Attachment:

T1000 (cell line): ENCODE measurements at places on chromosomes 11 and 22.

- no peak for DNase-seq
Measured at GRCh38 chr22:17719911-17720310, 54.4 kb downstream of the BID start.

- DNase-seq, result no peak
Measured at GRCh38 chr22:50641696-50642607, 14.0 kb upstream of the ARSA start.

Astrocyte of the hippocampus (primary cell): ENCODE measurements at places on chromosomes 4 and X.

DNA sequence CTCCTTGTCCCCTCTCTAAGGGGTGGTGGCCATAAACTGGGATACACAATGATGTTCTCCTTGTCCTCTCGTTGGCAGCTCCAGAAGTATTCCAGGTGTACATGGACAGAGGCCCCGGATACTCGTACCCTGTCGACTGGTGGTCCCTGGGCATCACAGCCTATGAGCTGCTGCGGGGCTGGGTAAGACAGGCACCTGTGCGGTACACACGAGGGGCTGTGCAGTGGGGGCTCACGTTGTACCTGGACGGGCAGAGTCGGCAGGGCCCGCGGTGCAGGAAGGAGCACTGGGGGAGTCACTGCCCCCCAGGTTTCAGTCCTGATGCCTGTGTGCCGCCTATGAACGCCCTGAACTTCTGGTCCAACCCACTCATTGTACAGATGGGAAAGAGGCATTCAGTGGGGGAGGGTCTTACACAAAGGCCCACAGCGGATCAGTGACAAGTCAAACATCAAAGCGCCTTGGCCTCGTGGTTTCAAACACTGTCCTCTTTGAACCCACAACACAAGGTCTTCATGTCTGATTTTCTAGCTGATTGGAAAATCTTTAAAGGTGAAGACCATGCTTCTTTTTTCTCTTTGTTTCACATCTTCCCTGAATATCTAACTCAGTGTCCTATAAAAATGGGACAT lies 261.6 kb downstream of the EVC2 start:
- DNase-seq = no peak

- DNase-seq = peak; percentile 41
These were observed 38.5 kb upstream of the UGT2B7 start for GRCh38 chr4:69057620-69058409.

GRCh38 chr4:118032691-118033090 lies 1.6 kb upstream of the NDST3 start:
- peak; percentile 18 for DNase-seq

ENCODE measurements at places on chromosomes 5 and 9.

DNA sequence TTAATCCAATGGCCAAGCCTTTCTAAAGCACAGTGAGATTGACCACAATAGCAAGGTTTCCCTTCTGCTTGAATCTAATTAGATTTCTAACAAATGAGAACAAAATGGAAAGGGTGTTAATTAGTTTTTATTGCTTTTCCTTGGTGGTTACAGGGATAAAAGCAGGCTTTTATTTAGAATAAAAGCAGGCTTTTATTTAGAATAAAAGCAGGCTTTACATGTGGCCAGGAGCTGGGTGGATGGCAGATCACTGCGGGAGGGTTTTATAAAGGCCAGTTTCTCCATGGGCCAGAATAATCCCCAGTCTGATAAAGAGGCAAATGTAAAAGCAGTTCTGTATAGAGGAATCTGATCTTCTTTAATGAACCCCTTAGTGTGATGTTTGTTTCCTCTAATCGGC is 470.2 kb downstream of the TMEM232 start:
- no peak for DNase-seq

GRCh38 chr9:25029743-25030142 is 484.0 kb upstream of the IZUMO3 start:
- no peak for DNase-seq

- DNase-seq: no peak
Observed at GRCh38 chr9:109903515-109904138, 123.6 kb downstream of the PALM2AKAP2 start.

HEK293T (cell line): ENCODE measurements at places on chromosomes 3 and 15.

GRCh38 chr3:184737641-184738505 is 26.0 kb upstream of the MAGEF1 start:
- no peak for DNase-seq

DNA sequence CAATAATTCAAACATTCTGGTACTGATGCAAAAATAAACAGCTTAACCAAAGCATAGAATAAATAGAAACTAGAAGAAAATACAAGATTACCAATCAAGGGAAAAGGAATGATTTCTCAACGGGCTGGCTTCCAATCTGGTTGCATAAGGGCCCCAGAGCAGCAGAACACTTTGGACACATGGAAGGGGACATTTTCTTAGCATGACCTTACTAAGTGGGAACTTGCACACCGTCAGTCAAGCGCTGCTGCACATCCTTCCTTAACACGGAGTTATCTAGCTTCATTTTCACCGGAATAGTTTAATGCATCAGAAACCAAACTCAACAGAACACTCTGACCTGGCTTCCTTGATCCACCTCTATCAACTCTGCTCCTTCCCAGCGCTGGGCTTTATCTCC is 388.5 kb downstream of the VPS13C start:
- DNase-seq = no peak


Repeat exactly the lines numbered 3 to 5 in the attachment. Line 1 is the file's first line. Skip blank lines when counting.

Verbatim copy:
Measured at GRCh38 chr22:17719911-17720310, 54.4 kb downstream of the BID start.

- DNase-seq, result no peak
Measured at GRCh38 chr22:50641696-50642607, 14.0 kb upstream of the ARSA start.